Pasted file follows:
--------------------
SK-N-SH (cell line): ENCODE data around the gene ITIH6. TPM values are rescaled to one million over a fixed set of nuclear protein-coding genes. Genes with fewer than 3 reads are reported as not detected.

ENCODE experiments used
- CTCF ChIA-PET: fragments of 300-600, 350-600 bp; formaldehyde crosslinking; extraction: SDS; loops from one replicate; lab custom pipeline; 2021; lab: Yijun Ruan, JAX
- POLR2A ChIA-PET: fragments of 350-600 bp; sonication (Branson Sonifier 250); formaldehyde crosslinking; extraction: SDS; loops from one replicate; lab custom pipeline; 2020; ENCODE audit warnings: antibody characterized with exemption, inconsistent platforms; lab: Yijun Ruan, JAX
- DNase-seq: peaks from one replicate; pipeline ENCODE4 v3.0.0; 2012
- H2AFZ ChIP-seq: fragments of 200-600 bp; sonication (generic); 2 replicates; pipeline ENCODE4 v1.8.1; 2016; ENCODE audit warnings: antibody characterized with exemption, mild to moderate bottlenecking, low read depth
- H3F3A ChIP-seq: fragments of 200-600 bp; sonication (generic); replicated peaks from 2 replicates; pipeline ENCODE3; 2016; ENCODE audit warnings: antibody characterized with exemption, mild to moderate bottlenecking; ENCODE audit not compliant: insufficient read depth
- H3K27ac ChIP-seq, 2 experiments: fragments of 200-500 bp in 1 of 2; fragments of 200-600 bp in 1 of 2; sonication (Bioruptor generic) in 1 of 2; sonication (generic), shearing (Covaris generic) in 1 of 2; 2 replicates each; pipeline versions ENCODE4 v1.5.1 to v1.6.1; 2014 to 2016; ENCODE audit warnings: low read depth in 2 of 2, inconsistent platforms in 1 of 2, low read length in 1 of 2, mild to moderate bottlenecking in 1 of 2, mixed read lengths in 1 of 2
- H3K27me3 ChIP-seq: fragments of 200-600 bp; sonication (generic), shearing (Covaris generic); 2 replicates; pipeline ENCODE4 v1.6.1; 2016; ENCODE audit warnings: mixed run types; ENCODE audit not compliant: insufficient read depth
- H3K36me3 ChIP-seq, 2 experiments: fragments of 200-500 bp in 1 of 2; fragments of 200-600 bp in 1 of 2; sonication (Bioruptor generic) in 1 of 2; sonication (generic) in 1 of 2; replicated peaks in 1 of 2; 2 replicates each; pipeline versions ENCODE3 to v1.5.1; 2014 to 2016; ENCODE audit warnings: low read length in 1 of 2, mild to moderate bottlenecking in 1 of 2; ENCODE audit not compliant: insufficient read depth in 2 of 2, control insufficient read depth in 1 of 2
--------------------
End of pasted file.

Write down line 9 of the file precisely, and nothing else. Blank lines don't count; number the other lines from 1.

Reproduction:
- H3K27me3 ChIP-seq: fragments of 200-600 bp; sonication (generic), shearing (Covaris generic); 2 replicates; pipeline ENCODE4 v1.6.1; 2016; ENCODE audit warnings: mixed run types; ENCODE audit not compliant: insufficient read depth